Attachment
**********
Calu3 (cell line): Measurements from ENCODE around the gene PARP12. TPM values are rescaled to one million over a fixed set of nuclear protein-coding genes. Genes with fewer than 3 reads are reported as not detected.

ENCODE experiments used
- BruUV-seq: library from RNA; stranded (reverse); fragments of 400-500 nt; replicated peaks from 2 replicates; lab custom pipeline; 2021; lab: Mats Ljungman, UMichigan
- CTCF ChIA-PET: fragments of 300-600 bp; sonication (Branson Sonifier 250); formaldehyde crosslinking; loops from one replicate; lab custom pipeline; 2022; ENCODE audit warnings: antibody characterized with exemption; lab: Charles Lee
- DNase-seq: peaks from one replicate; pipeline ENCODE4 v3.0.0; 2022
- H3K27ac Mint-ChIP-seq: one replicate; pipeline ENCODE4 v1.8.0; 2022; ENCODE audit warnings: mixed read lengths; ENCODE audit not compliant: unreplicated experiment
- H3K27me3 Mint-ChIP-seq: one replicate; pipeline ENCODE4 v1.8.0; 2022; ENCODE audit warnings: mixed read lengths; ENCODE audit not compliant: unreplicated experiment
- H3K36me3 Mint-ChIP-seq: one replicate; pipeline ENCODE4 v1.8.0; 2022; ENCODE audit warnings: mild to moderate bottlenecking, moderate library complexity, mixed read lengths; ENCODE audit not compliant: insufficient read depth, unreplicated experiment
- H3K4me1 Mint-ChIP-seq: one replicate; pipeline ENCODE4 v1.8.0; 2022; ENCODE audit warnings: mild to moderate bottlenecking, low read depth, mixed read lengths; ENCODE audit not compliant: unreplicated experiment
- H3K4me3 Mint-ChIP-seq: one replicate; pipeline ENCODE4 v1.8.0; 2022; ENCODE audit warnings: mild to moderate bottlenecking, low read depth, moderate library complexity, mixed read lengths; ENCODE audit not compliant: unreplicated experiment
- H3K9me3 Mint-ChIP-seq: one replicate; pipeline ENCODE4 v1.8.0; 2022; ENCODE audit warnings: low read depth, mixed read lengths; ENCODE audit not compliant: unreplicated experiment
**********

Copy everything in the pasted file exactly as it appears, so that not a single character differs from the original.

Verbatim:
Calu3 (cell line): Measurements from ENCODE around the gene PARP12. TPM values are rescaled to one million over a fixed set of nuclear protein-coding genes. Genes with fewer than 3 reads are reported as not detected.

ENCODE experiments used
- BruUV-seq: library from RNA; stranded (reverse); fragments of 400-500 nt; replicated peaks from 2 replicates; lab custom pipeline; 2021; lab: Mats Ljungman, UMichigan
- CTCF ChIA-PET: fragments of 300-600 bp; sonication (Branson Sonifier 250); formaldehyde crosslinking; loops from one replicate; lab custom pipeline; 2022; ENCODE audit warnings: antibody characterized with exemption; lab: Charles Lee
- DNase-seq: peaks from one replicate; pipeline ENCODE4 v3.0.0; 2022
- H3K27ac Mint-ChIP-seq: one replicate; pipeline ENCODE4 v1.8.0; 2022; ENCODE audit warnings: mixed read lengths; ENCODE audit not compliant: unreplicated experiment
- H3K27me3 Mint-ChIP-seq: one replicate; pipeline ENCODE4 v1.8.0; 2022; ENCODE audit warnings: mixed read lengths; ENCODE audit not compliant: unreplicated experiment
- H3K36me3 Mint-ChIP-seq: one replicate; pipeline ENCODE4 v1.8.0; 2022; ENCODE audit warnings: mild to moderate bottlenecking, moderate library complexity, mixed read lengths; ENCODE audit not compliant: insufficient read depth, unreplicated experiment
- H3K4me1 Mint-ChIP-seq: one replicate; pipeline ENCODE4 v1.8.0; 2022; ENCODE audit warnings: mild to moderate bottlenecking, low read depth, mixed read lengths; ENCODE audit not compliant: unreplicated experiment
- H3K4me3 Mint-ChIP-seq: one replicate; pipeline ENCODE4 v1.8.0; 2022; ENCODE audit warnings: mild to moderate bottlenecking, low read depth, moderate library complexity, mixed read lengths; ENCODE audit not compliant: unreplicated experiment
- H3K9me3 Mint-ChIP-seq: one replicate; pipeline ENCODE4 v1.8.0; 2022; ENCODE audit warnings: low read depth, mixed read lengths; ENCODE audit not compliant: unreplicated experiment